I like a more squared off edge look so I’m just lightly breaking the edges by hand. This produces roughly a 1/16” round over.
Also while I have everything taken apart, I’ll drill countersunk holes in the seat support for the screws which will attach the seat slats.
I can also take care of gluing the two lower rails together at this point so they go through finishing as one part. I’ll side on the legs to help keep things aligned. The bottoms of the legs receive an epoxy coating so they don’t wick moisture from the ground.
And the last bit of finish prep is to mask off the tenons.
Now I’m ready for a finish. I went with a simple teak oil for this project since this thermally modified wood is already such a great outdoor wood. The finish will bring out the color of the wood and offer a bit of UV resistance. It will also be easy to maintain in the future as refresher coats can easily be applied.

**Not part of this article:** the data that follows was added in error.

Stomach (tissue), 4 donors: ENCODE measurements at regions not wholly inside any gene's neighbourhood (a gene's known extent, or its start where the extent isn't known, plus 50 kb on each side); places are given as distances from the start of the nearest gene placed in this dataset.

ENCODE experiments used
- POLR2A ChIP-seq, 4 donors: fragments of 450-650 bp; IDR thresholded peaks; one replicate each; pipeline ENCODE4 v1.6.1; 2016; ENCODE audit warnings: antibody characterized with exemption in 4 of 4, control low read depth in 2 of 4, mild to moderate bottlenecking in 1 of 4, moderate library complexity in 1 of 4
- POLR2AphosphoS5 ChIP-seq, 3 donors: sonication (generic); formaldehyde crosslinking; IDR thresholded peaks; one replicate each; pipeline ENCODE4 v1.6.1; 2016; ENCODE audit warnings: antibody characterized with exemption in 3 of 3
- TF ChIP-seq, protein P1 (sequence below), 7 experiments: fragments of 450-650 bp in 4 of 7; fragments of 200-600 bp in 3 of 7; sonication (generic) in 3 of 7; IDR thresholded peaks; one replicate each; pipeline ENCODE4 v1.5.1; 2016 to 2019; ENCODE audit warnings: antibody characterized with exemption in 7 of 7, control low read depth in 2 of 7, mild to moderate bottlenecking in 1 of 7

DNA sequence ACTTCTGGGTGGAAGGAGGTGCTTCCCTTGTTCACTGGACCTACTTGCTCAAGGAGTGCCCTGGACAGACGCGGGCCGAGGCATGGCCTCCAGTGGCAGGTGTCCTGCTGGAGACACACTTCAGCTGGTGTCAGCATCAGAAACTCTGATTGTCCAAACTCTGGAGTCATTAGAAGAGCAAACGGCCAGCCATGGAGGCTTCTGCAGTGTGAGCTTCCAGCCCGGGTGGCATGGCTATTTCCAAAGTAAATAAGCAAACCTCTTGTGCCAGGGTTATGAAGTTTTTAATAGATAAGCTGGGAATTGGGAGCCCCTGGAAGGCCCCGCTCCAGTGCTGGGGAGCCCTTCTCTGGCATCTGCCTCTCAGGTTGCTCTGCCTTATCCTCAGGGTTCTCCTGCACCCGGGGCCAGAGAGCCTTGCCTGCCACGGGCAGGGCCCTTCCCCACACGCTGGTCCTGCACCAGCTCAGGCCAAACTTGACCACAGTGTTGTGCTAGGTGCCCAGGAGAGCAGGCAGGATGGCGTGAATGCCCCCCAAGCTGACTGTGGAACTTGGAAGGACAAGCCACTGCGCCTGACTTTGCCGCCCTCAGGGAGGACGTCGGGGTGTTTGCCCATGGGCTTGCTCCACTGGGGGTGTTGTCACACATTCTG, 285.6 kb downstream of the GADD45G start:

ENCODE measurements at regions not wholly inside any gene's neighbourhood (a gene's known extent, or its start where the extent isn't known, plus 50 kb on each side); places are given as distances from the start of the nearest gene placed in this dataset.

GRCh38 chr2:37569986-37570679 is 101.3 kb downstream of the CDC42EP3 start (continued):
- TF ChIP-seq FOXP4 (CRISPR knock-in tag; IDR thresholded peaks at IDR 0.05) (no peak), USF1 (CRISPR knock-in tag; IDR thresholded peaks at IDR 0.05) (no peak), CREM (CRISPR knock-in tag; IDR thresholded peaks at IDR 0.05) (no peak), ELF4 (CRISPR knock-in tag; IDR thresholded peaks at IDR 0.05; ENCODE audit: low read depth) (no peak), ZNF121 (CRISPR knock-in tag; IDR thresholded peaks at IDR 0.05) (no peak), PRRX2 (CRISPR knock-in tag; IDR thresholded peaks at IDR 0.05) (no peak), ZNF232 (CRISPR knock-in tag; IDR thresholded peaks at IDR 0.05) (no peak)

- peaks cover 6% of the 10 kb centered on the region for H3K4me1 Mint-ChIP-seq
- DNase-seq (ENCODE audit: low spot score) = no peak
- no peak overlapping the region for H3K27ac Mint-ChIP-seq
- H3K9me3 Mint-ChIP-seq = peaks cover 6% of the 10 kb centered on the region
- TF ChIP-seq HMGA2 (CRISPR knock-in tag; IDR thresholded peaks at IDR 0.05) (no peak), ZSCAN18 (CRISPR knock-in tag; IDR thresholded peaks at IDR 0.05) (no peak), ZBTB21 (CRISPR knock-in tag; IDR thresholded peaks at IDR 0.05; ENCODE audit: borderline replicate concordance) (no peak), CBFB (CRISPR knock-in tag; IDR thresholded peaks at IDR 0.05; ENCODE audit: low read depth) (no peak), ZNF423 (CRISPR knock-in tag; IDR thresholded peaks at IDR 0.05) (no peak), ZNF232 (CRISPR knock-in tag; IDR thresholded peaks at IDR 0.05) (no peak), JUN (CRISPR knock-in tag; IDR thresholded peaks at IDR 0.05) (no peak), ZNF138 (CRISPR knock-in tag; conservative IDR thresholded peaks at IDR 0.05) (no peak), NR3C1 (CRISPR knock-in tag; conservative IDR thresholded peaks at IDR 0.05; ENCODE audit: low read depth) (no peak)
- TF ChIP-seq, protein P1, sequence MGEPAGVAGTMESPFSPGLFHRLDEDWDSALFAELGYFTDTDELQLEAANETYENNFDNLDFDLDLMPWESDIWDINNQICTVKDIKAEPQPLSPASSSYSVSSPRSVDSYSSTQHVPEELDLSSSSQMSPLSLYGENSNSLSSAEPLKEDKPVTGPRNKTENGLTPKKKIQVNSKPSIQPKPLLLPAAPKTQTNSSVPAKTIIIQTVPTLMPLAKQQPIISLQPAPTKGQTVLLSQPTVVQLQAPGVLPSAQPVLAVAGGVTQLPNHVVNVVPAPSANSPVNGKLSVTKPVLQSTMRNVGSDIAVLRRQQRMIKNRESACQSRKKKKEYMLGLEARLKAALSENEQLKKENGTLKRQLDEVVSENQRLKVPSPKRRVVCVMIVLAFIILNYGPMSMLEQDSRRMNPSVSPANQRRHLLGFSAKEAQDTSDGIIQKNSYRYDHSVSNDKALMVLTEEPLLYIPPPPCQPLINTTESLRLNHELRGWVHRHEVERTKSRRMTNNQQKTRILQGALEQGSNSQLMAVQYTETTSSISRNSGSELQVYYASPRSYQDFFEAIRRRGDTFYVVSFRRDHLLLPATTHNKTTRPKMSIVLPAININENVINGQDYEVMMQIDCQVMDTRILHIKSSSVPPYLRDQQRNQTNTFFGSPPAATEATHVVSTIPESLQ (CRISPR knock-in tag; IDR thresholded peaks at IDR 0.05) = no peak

This oil just gets flooded on and is allowed to soak in for 20 min at which point any excess finish still on the surface can be wiped away with a rag.
I let the pieces sit for a few days before starting the glue up. I’m using epoxy for this glue up because of it’s long working time and because it’s not a water based glue. Waterbased PVA glues aren’t super effective with thermally modified woods because of it’s inherent water resistance. I’m doing the glue up in two phases starting with the entire back assembly. I used clamps on the slats to make sure their tenons were fully pulled into their mortises. I ran out of small clamps quickly.
The next day I could continue the glue up by assembling the remaining parts.
The next day after that glue up had cured, I could attach the seat slats using screws through the holes I had drilled previously.
And with those slats installed, this guy was done.